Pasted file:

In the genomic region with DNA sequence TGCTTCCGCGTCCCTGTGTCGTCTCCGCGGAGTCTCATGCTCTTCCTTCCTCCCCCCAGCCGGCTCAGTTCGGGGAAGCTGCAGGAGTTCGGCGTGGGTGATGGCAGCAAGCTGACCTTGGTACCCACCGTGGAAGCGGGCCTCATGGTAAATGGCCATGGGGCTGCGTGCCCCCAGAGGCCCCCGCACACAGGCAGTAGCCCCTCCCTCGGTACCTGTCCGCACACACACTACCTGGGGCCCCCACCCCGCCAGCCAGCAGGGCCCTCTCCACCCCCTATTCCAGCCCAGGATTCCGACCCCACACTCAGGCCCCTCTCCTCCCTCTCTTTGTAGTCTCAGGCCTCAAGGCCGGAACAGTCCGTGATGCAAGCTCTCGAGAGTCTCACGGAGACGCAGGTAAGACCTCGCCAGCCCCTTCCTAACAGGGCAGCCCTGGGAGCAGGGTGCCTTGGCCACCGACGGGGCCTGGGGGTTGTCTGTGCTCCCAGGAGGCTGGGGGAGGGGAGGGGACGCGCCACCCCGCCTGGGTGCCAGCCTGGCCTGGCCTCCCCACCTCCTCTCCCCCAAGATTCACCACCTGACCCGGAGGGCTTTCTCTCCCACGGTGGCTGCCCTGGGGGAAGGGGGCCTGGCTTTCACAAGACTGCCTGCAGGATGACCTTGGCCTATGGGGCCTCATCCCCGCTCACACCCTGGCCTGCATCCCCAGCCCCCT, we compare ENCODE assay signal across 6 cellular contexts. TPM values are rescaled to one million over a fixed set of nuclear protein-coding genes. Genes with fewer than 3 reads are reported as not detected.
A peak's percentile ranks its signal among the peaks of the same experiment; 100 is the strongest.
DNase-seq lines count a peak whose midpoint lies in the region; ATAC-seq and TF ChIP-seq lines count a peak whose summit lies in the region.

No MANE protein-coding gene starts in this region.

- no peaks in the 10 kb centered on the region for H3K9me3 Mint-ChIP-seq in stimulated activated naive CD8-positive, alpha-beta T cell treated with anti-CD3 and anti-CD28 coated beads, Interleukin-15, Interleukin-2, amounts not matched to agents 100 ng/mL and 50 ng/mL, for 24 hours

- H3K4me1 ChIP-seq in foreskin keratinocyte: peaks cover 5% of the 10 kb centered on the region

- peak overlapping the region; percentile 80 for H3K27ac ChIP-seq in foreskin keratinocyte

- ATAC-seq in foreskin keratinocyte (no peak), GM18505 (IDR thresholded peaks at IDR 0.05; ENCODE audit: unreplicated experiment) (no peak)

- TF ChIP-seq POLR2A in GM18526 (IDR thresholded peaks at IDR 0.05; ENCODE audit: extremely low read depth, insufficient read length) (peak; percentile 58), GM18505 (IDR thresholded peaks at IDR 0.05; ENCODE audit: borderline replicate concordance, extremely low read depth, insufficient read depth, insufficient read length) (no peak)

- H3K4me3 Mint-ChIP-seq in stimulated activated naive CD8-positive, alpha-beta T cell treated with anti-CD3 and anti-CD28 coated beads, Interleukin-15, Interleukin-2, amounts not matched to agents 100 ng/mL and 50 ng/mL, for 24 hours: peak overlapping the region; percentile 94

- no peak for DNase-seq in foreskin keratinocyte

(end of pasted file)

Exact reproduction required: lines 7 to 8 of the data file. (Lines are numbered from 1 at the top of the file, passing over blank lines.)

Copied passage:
- peak overlapping the region; percentile 80 for H3K27ac ChIP-seq in foreskin keratinocyte

- ATAC-seq in foreskin keratinocyte (no peak), GM18505 (IDR thresholded peaks at IDR 0.05; ENCODE audit: unreplicated experiment) (no peak)